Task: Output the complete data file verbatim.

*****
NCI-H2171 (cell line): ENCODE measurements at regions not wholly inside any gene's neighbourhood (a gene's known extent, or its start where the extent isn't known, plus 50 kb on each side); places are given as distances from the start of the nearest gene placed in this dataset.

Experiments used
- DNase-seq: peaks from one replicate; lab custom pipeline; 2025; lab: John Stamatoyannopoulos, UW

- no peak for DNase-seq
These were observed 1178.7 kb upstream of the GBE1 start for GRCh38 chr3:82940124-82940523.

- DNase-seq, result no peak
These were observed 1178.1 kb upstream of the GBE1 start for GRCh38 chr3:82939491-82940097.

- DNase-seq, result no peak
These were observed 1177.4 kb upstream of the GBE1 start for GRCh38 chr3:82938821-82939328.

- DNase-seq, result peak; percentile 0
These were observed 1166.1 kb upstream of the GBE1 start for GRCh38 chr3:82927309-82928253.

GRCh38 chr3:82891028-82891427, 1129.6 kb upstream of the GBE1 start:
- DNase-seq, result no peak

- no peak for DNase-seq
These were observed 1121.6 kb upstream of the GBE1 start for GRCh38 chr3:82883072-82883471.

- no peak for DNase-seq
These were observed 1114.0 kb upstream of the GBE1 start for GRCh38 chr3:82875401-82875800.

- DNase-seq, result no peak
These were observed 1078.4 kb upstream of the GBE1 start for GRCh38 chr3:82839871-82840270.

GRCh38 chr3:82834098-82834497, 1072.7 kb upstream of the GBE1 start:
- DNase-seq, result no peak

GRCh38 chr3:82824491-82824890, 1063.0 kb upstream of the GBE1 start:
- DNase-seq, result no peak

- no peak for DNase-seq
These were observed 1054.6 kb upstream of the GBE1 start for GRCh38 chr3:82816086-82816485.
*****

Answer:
NCI-H2171 (cell line): ENCODE measurements at regions not wholly inside any gene's neighbourhood (a gene's known extent, or its start where the extent isn't known, plus 50 kb on each side); places are given as distances from the start of the nearest gene placed in this dataset.

Experiments used
- DNase-seq: peaks from one replicate; lab custom pipeline; 2025; lab: John Stamatoyannopoulos, UW

- no peak for DNase-seq
These were observed 1178.7 kb upstream of the GBE1 start for GRCh38 chr3:82940124-82940523.

- DNase-seq, result no peak
These were observed 1178.1 kb upstream of the GBE1 start for GRCh38 chr3:82939491-82940097.

- DNase-seq, result no peak
These were observed 1177.4 kb upstream of the GBE1 start for GRCh38 chr3:82938821-82939328.

- DNase-seq, result peak; percentile 0
These were observed 1166.1 kb upstream of the GBE1 start for GRCh38 chr3:82927309-82928253.

GRCh38 chr3:82891028-82891427, 1129.6 kb upstream of the GBE1 start:
- DNase-seq, result no peak

- no peak for DNase-seq
These were observed 1121.6 kb upstream of the GBE1 start for GRCh38 chr3:82883072-82883471.

- no peak for DNase-seq
These were observed 1114.0 kb upstream of the GBE1 start for GRCh38 chr3:82875401-82875800.

- DNase-seq, result no peak
These were observed 1078.4 kb upstream of the GBE1 start for GRCh38 chr3:82839871-82840270.

GRCh38 chr3:82834098-82834497, 1072.7 kb upstream of the GBE1 start:
- DNase-seq, result no peak

GRCh38 chr3:82824491-82824890, 1063.0 kb upstream of the GBE1 start:
- DNase-seq, result no peak

- no peak for DNase-seq
These were observed 1054.6 kb upstream of the GBE1 start for GRCh38 chr3:82816086-82816485.